Oil & Natural Gas Projects
Exploration and Production Technologies
Direct Simulation of Near-Borehole Mechanics
This project was funded through DOE's Natural Gas and Oil Technology Partnership
Program. The program establishes alliances that combine the resources and experience
of the Nation's petroleum industry with the capabilities of the National Laboratories
to expedite research, development, and demonstration of advanced technologies
for improved natural gas and oil recovery.
The goal of this project was to develop generalized two- and three-dimensional
coupled models for the direct simulation of near-wellbore mechanics. The models
were applied to investigate and quantify a suite of industry-selected problems
in the near-wellbore region that control the completion and production techniques
employed by the industry.
Sandia National Laboratories (SNL)
A two-tiered industry partnership was established to encourage maximum industry
participation. Companies able to commit financial resources to the project have
entered into a cooperative research and development agreement (CRADA) with Sandia.
To date, ChevronTexaco, Halliburton, and Shell have joined the CRADA.
The numerical formulation and development of the computer codes has been validated.
The two-dimensional version of the coupled code, SandFlow2D, has been refined
and now supports interactive model setup and visualization for both Darcy and
lattice-Boltzmann fluid flow and particle transport simulations.
The new computer codes will improve simulation of three-dimensional models fluid
flow for near-wellbore areas. This will allow operators to maximize completion
practices in the near-wellbore zone.
Several geomechanical processes in the petroleum industry, including sand production,
hydraulic fracturing, and slurry injection, are dominated by the interaction
of fluid and solid particles in the near-wellbore region. Our understanding
of these processes and our associated predictive capabilities have been limited
by continuum modeling approaches and difficult-to-perform experimental studies.
Continuum models overlook the detailed solid-fluid interactions from which macroscopic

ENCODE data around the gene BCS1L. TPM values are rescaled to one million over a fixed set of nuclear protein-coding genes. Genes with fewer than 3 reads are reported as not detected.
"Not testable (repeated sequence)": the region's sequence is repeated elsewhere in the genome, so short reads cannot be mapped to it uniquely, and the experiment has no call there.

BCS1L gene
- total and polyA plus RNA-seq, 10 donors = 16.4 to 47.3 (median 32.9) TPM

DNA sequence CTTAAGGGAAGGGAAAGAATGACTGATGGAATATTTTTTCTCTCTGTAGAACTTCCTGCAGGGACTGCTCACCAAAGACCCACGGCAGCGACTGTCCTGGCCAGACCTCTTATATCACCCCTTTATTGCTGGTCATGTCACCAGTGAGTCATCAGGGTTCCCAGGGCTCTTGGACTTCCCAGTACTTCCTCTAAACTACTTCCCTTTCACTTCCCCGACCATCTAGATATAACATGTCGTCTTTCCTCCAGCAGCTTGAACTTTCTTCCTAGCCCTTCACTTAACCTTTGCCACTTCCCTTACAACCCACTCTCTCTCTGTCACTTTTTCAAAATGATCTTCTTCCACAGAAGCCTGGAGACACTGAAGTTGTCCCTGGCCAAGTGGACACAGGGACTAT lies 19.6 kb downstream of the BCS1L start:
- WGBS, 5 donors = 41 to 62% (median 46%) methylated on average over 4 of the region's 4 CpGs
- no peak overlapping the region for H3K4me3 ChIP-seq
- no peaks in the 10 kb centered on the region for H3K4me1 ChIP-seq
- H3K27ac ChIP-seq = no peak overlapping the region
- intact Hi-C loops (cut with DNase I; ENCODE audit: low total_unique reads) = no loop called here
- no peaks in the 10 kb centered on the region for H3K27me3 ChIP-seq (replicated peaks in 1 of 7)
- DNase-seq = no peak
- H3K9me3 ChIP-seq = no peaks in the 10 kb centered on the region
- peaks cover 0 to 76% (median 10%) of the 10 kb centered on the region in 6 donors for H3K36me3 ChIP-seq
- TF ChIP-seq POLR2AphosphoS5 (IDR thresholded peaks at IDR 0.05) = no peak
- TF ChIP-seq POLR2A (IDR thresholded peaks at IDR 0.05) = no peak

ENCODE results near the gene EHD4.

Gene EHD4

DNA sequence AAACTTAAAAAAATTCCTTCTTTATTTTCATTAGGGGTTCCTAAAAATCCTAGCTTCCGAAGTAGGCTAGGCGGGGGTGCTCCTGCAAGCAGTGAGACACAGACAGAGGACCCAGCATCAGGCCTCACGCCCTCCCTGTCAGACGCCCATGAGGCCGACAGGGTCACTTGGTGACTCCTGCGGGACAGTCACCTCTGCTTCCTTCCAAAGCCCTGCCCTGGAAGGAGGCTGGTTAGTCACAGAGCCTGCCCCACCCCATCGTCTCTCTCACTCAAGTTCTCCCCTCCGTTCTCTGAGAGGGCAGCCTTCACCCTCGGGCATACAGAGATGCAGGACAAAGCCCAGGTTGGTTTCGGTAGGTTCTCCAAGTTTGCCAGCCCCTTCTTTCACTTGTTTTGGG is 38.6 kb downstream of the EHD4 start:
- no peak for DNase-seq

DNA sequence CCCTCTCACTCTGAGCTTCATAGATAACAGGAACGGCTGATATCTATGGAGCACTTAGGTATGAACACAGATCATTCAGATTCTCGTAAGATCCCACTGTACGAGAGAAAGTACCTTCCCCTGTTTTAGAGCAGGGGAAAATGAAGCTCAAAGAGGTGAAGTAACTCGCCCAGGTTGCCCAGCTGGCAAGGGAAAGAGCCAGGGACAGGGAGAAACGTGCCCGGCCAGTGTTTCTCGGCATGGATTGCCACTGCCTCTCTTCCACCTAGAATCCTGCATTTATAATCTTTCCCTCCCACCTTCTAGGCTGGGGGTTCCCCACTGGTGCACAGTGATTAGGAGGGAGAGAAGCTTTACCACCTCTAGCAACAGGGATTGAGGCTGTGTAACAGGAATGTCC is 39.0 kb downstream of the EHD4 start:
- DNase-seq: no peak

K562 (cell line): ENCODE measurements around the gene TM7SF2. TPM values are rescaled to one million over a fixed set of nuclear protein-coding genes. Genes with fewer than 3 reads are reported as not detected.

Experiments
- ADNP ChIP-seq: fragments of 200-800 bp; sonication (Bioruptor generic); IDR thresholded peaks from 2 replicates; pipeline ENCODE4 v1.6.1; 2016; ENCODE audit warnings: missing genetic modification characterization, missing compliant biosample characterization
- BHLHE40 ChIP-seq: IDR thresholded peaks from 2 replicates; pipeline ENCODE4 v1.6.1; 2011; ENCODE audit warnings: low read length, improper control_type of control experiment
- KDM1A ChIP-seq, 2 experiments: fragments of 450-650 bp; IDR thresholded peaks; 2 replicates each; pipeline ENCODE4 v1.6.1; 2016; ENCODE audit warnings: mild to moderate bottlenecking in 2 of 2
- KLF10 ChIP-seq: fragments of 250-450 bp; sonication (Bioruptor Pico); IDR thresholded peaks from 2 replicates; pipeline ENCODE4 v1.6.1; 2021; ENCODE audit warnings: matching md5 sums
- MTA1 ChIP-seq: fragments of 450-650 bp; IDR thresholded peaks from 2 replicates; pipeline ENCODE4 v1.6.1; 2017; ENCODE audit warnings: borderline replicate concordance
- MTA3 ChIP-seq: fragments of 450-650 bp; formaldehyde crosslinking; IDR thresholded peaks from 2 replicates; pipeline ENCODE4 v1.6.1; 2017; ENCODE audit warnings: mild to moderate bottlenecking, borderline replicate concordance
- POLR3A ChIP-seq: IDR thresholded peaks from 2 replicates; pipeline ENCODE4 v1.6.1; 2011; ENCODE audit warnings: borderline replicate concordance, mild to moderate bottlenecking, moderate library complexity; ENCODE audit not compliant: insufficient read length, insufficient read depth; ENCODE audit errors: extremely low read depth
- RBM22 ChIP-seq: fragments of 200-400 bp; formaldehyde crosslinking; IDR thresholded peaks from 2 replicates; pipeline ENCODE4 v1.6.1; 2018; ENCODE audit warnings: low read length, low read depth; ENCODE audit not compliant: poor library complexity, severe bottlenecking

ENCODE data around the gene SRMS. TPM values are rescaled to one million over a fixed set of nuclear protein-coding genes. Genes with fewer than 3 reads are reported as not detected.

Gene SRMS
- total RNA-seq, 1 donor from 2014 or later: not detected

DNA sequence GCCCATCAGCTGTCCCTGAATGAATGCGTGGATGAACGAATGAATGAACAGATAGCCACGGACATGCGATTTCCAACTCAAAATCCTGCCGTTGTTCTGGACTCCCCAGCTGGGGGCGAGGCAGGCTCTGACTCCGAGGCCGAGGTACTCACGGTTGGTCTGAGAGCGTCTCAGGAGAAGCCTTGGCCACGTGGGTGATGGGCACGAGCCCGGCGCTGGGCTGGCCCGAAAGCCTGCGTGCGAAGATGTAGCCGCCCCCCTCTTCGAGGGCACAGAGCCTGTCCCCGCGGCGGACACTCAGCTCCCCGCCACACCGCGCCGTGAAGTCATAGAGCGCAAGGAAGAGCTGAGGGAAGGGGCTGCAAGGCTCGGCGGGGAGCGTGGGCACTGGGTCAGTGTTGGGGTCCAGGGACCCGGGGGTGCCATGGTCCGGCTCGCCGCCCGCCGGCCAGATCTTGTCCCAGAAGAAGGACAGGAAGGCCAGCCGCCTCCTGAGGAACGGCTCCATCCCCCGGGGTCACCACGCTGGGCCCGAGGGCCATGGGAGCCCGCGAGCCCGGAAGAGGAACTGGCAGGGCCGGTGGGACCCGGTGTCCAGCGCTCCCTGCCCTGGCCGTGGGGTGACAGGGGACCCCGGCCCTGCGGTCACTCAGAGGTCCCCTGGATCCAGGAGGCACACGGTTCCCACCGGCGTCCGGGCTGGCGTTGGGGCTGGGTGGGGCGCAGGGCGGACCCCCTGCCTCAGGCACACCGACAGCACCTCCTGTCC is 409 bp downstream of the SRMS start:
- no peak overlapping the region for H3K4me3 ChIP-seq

system properties and behavior emerge, while experimental inquiries have been
thwarted by the fine scale and complexity of these many-body systems. An alternative
approach is to simulate the near-wellbore region at the grain scale.
However, until recently, the direct simulation of these dynamic, three-dimensional
solid-fluid systems has proven computationally intractable. Rapid increases
in computational resources, combined with the development of efficient and robust
modeling schemes, are ushering in an exciting era of simulation-based discovery
in the behavior and prediction of near-wellbore mechanics.
Leveraging these developments, the goal of this project is to develop an unprecedented
computational capability for the direct and high-fidelity simulation of the
solid and fluid phases in the near-wellbore region, fully resolving the interaction
of individual solid particles (and particle assemblages) with other solid particles
and the surrounding oil or water. The project provides petroleum engineers with
a computational laboratory that can be used to investigate the physical processes
controlling such outstanding challenges as sand production, hydraulic fracture
initiation, and wellbore stability in weakly consolidated sandstone formations.
Model applications are expected to lead to fundamental insights that will greatly
enhance our understanding of wellbore mechanics and stability.
The initial focus of the project was on the refinement and implementation of
the numerical scheme into a powerful, easy-to-use simulation environment for
the computational exploration of near-wellbore physics. A serial two-dimensional
code has been developed for the simulation of small problems. Further work will
focus on two R&D thrusts: 1) model testing and large-scale application of
the two-dimensional code in industry-selected problem areas; and 2) continued
development of the three-dimensional capability. A parallel two-dimensional
version will be developed in the next year for large-scale applications. This
code will support the simulation of O (105) particles forced by fluid, enabling
the more realistic application of the code to a variety of industry problems.
A serial, three-dimensional version of the coupled model was developed in tandem
in recognition of the inherent three dimensionality of the problems of interest.
Current Status (October 2005)
The project is complete.
Project Start: April 12, 2001
Project End: April 11, 2005
Anticipated DOE Contribution: $375,000
Performer Contribution: $240,000 (39% of total)
NETL - Paul West (email@example.com or 918-699-2035)
SNL - Ben Cook (firstname.lastname@example.org or 505-844-3795)